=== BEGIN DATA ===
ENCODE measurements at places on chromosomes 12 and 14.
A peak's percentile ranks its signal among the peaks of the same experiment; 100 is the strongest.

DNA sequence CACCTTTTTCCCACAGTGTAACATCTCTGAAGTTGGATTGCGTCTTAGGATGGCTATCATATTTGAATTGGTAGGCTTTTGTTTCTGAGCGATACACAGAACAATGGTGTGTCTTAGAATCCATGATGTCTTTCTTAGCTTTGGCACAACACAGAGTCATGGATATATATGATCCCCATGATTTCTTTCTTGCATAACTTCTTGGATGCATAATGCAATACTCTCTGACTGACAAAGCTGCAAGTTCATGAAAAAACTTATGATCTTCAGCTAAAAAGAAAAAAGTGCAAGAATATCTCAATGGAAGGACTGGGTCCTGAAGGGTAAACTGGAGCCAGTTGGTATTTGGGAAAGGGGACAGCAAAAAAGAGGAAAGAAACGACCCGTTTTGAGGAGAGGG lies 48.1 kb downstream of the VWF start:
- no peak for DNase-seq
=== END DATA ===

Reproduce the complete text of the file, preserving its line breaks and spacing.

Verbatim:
ENCODE measurements at places on chromosomes 12 and 14.
A peak's percentile ranks its signal among the peaks of the same experiment; 100 is the strongest.

DNA sequence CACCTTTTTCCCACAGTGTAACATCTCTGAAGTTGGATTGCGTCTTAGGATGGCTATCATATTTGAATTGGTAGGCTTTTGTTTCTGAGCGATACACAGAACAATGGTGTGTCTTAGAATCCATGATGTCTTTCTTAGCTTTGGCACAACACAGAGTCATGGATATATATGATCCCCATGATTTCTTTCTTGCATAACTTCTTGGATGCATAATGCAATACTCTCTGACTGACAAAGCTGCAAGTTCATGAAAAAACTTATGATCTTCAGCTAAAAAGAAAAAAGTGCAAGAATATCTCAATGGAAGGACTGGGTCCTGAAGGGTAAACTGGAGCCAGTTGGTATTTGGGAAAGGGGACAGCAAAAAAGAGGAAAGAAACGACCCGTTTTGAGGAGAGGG lies 48.1 kb downstream of the VWF start:
- no peak for DNase-seq